2) When someday comes, instead of using 3 different measurement systems, we just need to get a globe. Mark the MC, ASC, EPT, NP, Vertex, Zenith and so on on the globe, and then we can just mark concentric circles out from the sensitive points, and look at the positions of planets in relation to those concentric circles. We'll call that the Ripple System. Somebody will try to find meaning at the points where the ripples cross other ripples without any evidence of such.
ImageNot an actual globe, like this Faquhar globe from the 70s, but a computerized globe.

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Re: Meauring Mundane Vertex contacts

Post by Jim Eshelman » Tue May 09, 2017 12:24 am

Jupiter Sets At Dawn wrote:1) While we don't "need" these contacts to the vertex, they add nuance, at the least. So someday when Mundane Sidereal Astrology forecasts are included in every local news broadcast just like weather reports, these will be handy.
Agreed; or, that is, if I do end up concluding that these are legit (and the momentum seems to be in that direction), then yes, they add more.

In fact, "nuance" seems to capture the tone of what I'm seeing. If I were to make a "working rule" right now, it would be "interpret fully without these, then go back and interpret these." A nuance example: I just did the Canlunar for Pres. Garfield's murder. It already had Saturn square Ascendant and Pluto on IC. Quite a good chart. Only an angular Sun might have made it better, linking it more solidly to the president. (Other charts did that.) But, having seen the tragic - death - loss - no turning back disruption of Saturn-Pluto, we then also have Uranus on Vertex mundanely, and Uranus on the PV squares Pluto on meridian by 0°05'. Whoa! So, what would we add? Well, we'd now call it radical, overthrowing, more disruptive, "bringing down the old," etc., which fits well enough. It doesn't describe the event as well as Saturn-Pluto, but just maybe it tells us what kind of Saturn-Pluto event it was.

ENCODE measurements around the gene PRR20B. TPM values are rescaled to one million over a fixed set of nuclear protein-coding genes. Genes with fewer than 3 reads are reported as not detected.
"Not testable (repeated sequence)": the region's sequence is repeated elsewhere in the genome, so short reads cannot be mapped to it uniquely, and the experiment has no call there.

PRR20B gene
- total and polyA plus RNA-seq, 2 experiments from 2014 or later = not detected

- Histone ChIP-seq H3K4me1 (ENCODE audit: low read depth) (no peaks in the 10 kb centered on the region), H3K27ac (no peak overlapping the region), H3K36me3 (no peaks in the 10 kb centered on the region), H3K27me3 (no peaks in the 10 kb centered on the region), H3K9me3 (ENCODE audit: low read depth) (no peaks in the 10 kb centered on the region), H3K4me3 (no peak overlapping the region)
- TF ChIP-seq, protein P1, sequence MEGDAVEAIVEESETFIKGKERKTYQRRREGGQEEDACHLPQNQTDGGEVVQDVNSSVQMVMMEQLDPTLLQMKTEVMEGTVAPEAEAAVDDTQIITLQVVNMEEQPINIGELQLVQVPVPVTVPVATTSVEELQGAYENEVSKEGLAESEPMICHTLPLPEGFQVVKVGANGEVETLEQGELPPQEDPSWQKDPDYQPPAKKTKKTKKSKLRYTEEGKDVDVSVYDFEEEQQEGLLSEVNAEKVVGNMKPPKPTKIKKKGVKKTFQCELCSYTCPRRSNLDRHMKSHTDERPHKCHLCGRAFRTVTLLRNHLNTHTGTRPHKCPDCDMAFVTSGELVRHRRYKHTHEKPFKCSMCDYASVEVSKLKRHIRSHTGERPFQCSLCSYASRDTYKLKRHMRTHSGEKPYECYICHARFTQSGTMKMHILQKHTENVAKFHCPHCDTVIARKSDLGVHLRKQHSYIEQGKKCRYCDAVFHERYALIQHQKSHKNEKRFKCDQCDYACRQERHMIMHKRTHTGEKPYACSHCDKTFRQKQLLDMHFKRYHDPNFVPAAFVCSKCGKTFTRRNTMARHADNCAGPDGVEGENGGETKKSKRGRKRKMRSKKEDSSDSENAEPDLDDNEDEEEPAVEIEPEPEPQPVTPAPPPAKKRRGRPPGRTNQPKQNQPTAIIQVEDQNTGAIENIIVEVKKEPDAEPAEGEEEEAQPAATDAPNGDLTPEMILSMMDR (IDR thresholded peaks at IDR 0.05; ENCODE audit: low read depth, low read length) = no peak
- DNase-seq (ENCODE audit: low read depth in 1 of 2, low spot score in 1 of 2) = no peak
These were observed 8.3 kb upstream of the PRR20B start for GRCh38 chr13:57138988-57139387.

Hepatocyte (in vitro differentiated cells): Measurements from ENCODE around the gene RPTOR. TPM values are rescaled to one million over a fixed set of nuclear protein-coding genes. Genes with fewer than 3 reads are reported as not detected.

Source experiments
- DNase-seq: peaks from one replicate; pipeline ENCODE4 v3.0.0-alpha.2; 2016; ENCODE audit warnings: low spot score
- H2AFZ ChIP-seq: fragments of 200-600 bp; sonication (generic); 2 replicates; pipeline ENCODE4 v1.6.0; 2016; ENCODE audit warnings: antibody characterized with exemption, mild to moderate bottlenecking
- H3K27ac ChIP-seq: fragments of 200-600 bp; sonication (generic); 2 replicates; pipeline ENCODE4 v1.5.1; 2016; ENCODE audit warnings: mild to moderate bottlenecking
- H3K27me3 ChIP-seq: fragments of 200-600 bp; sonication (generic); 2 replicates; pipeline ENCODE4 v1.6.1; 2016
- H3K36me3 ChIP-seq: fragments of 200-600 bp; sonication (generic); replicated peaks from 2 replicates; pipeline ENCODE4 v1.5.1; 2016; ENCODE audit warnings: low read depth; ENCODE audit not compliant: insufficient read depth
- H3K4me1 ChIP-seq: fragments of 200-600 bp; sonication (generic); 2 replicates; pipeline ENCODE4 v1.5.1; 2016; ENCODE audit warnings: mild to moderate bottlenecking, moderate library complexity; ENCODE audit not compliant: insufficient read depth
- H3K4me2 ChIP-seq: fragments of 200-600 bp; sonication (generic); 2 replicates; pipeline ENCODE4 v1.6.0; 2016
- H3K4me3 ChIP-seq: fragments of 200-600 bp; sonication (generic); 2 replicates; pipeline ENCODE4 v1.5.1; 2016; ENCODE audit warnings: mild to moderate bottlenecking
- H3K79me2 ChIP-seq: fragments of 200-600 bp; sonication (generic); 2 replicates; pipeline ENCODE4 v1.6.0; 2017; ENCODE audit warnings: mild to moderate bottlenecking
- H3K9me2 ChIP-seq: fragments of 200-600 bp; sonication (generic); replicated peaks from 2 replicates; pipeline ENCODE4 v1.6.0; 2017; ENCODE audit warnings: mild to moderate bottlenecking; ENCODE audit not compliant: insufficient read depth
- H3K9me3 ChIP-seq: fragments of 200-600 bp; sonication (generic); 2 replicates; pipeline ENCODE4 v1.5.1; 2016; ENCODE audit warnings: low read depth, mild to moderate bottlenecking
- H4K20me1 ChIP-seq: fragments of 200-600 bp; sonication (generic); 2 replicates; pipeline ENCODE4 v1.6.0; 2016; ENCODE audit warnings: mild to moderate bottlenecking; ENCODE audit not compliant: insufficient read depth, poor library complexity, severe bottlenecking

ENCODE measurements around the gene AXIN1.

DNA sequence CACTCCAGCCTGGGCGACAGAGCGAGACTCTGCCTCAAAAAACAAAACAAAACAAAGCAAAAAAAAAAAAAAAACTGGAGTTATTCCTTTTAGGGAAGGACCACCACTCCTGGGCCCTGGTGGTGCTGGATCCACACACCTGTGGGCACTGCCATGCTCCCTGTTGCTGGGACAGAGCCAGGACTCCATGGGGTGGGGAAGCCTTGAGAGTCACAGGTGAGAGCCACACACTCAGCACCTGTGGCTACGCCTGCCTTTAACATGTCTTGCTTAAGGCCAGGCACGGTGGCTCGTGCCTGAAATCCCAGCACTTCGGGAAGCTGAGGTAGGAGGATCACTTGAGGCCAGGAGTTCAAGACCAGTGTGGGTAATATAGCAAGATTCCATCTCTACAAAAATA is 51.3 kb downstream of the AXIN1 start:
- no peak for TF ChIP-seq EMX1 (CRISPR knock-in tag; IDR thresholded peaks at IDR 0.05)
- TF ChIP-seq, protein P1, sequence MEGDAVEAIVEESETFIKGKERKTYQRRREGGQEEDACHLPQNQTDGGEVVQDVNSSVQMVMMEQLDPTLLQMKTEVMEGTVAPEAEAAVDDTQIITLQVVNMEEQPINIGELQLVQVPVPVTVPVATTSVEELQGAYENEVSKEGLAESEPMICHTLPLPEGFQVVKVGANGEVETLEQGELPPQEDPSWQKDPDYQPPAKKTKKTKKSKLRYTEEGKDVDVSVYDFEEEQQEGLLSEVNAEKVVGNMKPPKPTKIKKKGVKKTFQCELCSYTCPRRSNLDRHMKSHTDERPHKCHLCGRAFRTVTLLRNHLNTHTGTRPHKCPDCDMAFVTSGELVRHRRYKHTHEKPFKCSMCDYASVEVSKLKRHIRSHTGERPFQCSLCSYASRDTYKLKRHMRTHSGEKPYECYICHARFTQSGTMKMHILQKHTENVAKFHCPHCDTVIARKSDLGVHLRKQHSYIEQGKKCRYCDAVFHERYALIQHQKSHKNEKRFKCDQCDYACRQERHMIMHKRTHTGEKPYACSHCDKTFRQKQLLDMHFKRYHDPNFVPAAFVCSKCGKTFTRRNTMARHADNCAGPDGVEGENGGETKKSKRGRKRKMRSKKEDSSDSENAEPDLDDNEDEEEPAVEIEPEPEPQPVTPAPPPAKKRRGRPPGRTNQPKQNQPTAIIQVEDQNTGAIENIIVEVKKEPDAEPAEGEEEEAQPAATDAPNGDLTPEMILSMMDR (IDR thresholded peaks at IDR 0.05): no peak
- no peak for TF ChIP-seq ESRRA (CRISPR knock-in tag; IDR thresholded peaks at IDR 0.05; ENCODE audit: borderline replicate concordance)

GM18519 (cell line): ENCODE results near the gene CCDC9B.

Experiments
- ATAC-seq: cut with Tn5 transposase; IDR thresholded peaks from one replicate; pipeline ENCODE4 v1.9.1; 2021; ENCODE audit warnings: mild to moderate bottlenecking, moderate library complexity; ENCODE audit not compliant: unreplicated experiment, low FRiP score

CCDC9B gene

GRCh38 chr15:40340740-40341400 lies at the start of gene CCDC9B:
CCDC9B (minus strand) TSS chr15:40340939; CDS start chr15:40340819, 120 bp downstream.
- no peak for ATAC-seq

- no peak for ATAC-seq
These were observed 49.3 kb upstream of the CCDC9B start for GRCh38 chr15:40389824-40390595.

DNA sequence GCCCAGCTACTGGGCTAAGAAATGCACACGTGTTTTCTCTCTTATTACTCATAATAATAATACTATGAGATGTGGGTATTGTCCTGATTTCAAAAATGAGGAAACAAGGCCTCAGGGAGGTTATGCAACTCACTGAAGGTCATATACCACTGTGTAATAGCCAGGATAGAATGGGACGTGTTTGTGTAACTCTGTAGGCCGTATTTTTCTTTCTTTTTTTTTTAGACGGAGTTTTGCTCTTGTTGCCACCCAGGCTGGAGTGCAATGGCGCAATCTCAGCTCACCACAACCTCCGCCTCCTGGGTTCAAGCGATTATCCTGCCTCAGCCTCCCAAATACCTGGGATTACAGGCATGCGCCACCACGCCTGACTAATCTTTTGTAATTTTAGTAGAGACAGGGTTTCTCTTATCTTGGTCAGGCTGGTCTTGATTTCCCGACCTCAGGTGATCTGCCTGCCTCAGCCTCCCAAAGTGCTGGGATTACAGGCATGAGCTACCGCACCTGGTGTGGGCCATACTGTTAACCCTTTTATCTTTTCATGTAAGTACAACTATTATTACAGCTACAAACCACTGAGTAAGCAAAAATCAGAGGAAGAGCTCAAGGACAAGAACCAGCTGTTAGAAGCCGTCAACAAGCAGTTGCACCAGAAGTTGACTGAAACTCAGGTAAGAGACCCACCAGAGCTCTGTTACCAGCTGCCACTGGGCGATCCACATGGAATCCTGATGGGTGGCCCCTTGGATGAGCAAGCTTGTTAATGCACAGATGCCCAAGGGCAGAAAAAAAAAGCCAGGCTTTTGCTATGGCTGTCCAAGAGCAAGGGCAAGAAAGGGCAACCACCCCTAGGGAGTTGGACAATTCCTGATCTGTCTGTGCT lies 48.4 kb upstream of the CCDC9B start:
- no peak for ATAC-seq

Something very interesting that's coming up: We've all been excited by the upcoming Capsolar with Jupiter-Uranus along the meridian. Well... Saturn is only 0°11' off the PV (conjunct Vx). It squares Mars, which is less than 1° from the Southpoint. Saturn on PV (Vx)also squares Jupiter on meridian (IC) mundanely 1°45'. So, it's not just Jupiter-Uranus and some Sun. It's all that plus Saturn, Mars, Mars-Saturn, and Jupiter-Saturn... if what I'm seeing is, in fact, legitimate.
2) When someday comes, instead of using 3 different measurement systems, we just need to get a globe.
That would be sweet. I've had one on loan in the distant past for a few weeks, and they're useful. They're also expensive. A fabulous 3D rotational virtual globe would be even better, and the emerging VR/AR tech that will become more mainstream in the next year will make this even more feasible (and would make it really cool - live inside the globe in 3D and rotate it however you want!). Of course, then we'd be unhappy that it wasn't yet programmed to show all the intersections and flash-up when there's a crossing :)

[qupote]Somebody will try to find meaning at the points where the ripples cross other ripples without any evidence of such.[/quote]
Of course :twisted:
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Re: Meauring Mundane Vertex contacts

Post by Jim Eshelman » Tue May 09, 2017 12:25 am

Arena wrote:This is indeed starting to sound more and more interesting. And I am sure that in the future we will have astro programs that do 3D versions of charts and mundoscopes :D
Arena, it occurs to me (after your questions the other day0, I should give you the hard numbers for your chart for comparison.

Ecliptically, you have Uranus conjunct Vertex (2°41'):
20°36' Virgo Uranus
23°17' Virgo Vertex

This appears to be confirmed by azimuth: Uranus' azimuth is 272°43', or 2°43' from due west. Nothing else falls close to 90° or 270° azimuth.

Using PV amplitude, your Uranus is 2°42' north of the Prime Vertical.

BTW, in high latitudes (like Iceland), these will behave much better, since it is much like planets on horizon near the equator.
Thanks Jim. I am 100% certain that Uranus is one of the biggest influences in my chart - whether it is by Vx contact or WP as in square the MC/IC or what - I just know it has great influence. Those numbers become partile when we consider an alternative birth time of 23.23 as I sometimes do for comparison.

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Re: Meauring Mundane Vertex contacts

Post by Jim Eshelman » Tue May 09, 2017 12:25 am

Jupiter Sets At Dawn wrote:I actually have a Farquhar globe of a fairly decent size
Sweet!
Maybe there's a planetarium program we can use as a starting place.
Planetarium programs I've seen are views from the inside. We'd need one that views the celestial sphere from the outside.
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Re: Meauring Mundane Vertex contacts

Post by Jim Eshelman » Tue May 09, 2017 12:25 am

Jupiter Sets At Dawn wrote:Well, if we start with a planetarium program, because you can flip them to see the other side of the sky, we should be able to jigger it to display the whole globe at once from the outside. But we should keep the option to view from the inside, because that's how we've seen the sky from ancient times, and because then we can have serious discussions about innies and outties, which I have not had occasion to do for far too long.